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Personal Health Record
Mobile App


September 2021 - December 2021


Design a personal health record mobile app for patients to manage their health care on the go


Figma, Maze


Paper prototyping, wireframing, high-fidelity prototyping, usability testing

In the course, HF 770: Prototyping and Interaction Design, I designed a personal health record mobile app for an individual project. The project had six user story requirements, including various acceptance criteria, that the prototype would need to satisfy:

  1. As a patient I want to manage essential aspects of my Personal Health Record (PHR) using my mobile device so that I can manage my care while I’m on the go.

  2. As a patient I want a simple way to pay my medical bills online so that I don’t have to interpret complicated paper bills, write checks, or send payments through the mail.

  3. As a patient I want view my blood test results together with my doctor’s feedback so that I can stay up to date on my results and take appropriate action based on my doctor’s feedback.

  4. As a patient I want to send and receive secure messages to my care team so that I can coordinate my
    care without having to make phone calls for minor requests or deal with long hold times.

  5. As a patient I want to manage my appointments on my mobile device so that I can set up appointments while I’m on the go.

  6. As a patient I want to quickly and easily request and receive refills for my medications so that I can have continuous access to the medications without having to call my doctor’s office or travel to my preferred pharmacy to request refills.

Design Process
Project Journey

Throughout the course of the project, I created paper prototypes, wireframes, low-fidelity prototypes, and high-fidelity prototypes using Figma. I conducted usability tests of the prototype with my fellow classmates and professor using Maze. I also annotated many of my designs to clearly communicate the functionality or purpose of specific elements to the class.

Paper Sketching

Paper Prototyping

After learning about the project requirements, I paper sketched designs to satisfy the requirements. By using this method early in the design process, I could quickly test ideas and easily make changes to the sketches.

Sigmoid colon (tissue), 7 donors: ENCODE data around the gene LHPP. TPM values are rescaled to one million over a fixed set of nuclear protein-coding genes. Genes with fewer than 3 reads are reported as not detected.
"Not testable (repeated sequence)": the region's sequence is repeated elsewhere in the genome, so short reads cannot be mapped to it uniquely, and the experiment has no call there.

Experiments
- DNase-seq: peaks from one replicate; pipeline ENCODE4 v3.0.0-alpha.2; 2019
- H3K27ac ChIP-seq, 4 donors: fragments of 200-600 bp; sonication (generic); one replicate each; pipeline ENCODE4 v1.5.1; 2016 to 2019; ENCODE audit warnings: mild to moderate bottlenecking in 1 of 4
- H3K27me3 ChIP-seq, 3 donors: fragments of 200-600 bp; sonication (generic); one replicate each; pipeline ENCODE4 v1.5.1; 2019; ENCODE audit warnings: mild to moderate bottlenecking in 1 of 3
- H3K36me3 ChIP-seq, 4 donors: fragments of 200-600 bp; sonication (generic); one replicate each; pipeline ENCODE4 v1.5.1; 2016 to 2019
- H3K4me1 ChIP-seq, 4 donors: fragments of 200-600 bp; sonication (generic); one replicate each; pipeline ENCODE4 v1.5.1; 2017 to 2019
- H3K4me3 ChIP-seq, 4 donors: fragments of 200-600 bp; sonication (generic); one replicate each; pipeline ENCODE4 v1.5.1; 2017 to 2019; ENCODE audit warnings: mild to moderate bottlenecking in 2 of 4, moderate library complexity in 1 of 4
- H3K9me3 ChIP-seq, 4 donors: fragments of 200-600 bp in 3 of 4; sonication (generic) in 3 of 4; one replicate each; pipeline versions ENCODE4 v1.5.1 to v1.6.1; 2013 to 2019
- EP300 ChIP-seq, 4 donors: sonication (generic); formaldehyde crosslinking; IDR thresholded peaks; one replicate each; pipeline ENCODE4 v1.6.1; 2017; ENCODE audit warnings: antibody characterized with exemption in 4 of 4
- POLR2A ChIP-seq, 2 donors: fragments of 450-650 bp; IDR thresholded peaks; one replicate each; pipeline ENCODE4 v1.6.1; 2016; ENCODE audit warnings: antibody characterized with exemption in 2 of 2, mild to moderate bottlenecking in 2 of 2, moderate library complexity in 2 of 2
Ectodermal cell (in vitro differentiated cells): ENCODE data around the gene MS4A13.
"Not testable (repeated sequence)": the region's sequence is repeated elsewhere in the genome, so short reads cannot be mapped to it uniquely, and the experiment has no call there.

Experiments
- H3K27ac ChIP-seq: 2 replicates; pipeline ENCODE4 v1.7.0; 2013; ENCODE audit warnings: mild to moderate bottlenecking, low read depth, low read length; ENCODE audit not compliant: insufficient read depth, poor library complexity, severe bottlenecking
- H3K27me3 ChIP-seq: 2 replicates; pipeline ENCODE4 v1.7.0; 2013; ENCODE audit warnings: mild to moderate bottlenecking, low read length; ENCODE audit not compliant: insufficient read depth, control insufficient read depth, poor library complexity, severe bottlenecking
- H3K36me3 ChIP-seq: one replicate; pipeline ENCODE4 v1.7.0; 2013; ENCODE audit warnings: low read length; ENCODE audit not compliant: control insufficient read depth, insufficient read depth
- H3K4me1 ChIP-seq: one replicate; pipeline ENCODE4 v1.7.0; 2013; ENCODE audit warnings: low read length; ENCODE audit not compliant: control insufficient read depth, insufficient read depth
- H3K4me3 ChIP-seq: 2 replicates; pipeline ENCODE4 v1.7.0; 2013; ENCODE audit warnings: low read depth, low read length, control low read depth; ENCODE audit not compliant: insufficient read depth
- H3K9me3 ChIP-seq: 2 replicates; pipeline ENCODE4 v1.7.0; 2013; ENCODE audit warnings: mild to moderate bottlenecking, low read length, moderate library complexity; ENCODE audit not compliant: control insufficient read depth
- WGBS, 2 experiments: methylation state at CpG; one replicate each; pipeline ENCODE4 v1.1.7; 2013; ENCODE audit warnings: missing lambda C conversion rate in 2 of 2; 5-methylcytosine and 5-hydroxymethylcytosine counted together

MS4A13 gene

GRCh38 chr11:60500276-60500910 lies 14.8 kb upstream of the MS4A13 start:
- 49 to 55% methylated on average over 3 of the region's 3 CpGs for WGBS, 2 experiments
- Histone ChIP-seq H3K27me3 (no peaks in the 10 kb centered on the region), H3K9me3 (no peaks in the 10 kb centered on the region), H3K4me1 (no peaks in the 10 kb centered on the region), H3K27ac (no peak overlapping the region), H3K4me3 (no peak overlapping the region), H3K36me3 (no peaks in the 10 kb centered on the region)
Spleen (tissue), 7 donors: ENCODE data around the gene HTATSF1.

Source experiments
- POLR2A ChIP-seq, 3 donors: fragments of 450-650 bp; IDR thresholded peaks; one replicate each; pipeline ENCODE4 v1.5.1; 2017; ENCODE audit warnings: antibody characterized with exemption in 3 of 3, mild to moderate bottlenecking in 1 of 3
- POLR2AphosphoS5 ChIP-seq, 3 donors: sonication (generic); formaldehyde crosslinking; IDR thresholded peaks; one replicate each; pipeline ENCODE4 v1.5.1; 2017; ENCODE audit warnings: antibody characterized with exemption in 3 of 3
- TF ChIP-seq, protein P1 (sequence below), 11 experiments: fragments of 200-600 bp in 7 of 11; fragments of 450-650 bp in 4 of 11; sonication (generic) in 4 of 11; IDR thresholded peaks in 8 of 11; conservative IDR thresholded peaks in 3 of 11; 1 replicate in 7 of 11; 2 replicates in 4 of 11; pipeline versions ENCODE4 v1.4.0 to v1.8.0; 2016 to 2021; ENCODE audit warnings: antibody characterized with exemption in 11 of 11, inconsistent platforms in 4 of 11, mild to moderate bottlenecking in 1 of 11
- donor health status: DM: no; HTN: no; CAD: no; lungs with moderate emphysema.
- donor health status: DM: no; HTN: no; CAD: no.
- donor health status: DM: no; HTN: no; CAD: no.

Schedule - List.png
Blood Test Results.png

The video below shows a demo of the flow for scheduling an appointment.



Once I finished my paper sketches, I moved on to wireframing my designs on Figma. This included using basic shapes, symbols provided by Figma plugins, placeholder text, and a monochrome color theme.

Upcoming Appointments - List.png
iPhone 13 Pro Max - 25.png
High-Fidelity Prototyping

High-Fidelity Prototyping

After I completed the wireframes, I created high-fidelity designs of the app. During this process, I added color to elements and replaced most of the placeholder text.

Upcoming Appointments - List.png
Blood Test Results.png

Usability Testing

Usability Testing

Throughout the wireframing and prototyping process, I conducted usability tests using Maze. On this testing platform, my classmates and professor tried out my app while completing Mission tasks. After completing a series of tasks, they provided me feedback on their experience with the app. One feedback that I received was increasing the size of buttons for easier reach by both left- and right-handed users. Another piece of advice was providing information (e.g., in subtext or a clickable ⓘ icon) about a feature in the app that some users might not notice was interactive.

Maze Test.png

At the end of semester, I submitted the following deliverables to the professor:


The video below is my final presentation, which includes a demo of the prototype.

Key Takeaways

Throughout the course, I practiced many design methods, including paper prototyping, wireframing, and high fidelity prototyping. I became more experienced with using Figma, and I learned how to use a new tool, Maze, to create usability tests. I also learned how to apply various UX design concepts to my project; four that particularly stood out to me are the following: 

  • Thumb Zone: Increase width of buttons for easier reach with both left and right handed users

  • Colorblindness: Design a colorblind-friendly palette for accessibility

  • Button Placement: Place the button with the most “destructive” option farthest from reach to prevent errors

  • Language: Consider the wording of button labels, popup messages, and other elements and ensure they clearly communicate its message to the user

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